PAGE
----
I want Barney to find love. His character has seemed less and less authentic as time has ticked on in the series, and I do not attribute that to bad acting. On the contrary, I think Neil Patrick Harris has the true spirit of the character pinpointed. Barney created his persona because of hurt, but one can only live a lie for so long. I feel like Barney is getting tired of conquests himself, and so it may be time to take the character in a new direction. His upcoming arc where he will meet his father (John Lithgow, Dexter) will hopefully heal some of his past hurt enough to move forward with a new love.

The question remaining, though, is will Nora be able to get past Barney’s behavior? He hasn’t told her about the way he has been living yet. If they have any chance of working out, he has to. While I like Nora, and I wouldn’t mind seeing Barney date her for awhile, I don’t feel like she is the one Barney will marry. Instead, I want her to help him grow as a person so that he is ready for Robin.

Once Robin is ready for him, of course. While Robin has dabbled with long-term relationships, including a very serious one in the past year, she is still finding herself, too. With her career finally working out in a way she wants it to, her own transformation may be closer to an ending than a beginning. I don’t think that the series will get them together again until near the end of its run, if ever. But I’m not expecting that to be more than a year or two away, so perhaps a Barney and Robin reunion is in the cards sooner than you think.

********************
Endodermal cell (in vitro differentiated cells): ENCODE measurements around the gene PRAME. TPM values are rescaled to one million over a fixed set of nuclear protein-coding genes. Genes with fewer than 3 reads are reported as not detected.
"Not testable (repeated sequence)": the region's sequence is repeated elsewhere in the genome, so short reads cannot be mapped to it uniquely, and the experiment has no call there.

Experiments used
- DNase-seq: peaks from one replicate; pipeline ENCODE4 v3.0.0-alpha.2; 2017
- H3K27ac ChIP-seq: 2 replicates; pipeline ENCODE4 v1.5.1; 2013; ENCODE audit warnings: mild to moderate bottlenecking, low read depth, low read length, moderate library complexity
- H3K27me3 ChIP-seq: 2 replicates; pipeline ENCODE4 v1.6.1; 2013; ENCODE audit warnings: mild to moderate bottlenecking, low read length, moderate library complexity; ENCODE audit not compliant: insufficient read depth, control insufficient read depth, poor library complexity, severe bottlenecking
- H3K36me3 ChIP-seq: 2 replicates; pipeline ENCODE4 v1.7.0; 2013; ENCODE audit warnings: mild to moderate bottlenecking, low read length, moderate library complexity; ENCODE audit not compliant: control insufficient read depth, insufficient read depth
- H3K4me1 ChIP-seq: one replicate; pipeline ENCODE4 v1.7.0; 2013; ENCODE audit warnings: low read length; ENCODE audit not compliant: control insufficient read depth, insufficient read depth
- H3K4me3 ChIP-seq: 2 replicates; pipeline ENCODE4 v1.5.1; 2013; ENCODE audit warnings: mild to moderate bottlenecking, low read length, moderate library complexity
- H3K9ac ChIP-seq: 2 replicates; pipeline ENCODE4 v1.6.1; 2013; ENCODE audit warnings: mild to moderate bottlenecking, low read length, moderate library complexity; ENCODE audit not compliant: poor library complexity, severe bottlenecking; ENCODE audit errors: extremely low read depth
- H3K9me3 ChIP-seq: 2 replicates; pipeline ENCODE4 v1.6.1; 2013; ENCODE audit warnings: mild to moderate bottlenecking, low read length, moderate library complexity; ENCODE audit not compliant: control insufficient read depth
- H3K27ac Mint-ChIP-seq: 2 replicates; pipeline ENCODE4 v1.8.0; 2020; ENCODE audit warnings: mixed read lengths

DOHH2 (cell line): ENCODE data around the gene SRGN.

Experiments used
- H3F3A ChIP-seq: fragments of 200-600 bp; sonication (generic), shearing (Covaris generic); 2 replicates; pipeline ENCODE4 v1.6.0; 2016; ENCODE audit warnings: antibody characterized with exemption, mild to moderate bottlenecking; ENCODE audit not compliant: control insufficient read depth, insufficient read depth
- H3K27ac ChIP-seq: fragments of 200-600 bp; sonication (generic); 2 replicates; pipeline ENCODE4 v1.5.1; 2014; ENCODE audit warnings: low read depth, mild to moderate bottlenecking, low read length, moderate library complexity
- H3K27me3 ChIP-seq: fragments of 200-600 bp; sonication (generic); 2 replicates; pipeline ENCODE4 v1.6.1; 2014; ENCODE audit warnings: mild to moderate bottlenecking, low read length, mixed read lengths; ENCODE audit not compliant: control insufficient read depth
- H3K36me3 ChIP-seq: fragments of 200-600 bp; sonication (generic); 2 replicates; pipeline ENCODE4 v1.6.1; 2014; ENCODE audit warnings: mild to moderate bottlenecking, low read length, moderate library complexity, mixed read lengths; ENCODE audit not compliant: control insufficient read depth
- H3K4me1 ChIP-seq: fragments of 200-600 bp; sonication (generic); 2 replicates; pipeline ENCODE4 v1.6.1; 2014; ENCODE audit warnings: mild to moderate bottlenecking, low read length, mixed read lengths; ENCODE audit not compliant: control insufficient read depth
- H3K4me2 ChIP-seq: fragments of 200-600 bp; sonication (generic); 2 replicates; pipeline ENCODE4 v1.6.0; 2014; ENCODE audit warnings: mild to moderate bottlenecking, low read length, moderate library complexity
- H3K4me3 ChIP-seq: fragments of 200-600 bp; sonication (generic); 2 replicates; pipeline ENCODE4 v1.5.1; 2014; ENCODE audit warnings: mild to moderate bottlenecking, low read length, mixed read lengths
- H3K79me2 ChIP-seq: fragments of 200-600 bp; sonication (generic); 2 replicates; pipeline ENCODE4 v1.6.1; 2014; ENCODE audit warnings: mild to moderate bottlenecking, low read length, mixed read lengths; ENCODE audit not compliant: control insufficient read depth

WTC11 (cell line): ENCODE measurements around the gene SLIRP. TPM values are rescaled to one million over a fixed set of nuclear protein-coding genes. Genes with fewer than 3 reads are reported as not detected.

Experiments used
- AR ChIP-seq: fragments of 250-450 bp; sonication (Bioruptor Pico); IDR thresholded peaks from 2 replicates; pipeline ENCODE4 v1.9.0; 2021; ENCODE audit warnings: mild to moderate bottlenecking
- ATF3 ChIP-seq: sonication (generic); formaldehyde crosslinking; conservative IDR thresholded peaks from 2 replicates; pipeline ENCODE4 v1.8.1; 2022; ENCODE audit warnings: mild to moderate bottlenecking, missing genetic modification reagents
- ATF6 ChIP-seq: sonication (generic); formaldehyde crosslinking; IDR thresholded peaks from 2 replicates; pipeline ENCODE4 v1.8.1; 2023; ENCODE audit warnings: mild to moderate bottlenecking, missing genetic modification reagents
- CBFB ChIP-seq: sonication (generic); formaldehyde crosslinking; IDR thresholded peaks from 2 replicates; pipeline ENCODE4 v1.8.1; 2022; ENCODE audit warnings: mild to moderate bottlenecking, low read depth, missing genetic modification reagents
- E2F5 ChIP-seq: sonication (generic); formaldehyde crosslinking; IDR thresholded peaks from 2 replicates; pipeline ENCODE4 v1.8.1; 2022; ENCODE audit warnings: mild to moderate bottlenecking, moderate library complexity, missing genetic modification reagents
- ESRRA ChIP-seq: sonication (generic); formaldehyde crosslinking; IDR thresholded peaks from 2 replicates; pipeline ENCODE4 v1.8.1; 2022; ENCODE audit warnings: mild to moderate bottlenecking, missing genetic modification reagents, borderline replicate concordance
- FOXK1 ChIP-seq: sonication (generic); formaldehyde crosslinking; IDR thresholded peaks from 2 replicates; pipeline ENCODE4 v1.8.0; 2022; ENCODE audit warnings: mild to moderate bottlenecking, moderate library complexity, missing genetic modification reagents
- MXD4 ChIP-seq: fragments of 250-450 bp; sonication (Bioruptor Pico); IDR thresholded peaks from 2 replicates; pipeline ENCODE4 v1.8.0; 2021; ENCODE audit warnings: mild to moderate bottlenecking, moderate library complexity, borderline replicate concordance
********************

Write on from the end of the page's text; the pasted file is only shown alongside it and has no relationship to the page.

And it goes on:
I do not know when the next new episode of How I Met Your Mother will air, as many shows take some or all of March off from airing new episodes, but it still has some more stories before bowing for the season. The series airs Monday nights at 8 p.m. on CBS.

About JeromeWetzelTV

Jerome is the creator and writer of It's All Been Done Radio Hour, a modern scripted live comedy show and podcast in the style of old-timey radio serials, and the founder of the Columbus-based entertainment network, IABDPresents. He is also the Chief Television Critic for Seat42F.com and a long-time contributor for Blogcritics. Plus, he works fiction into his space time. Visit http://iabdpresents.com for more of his work.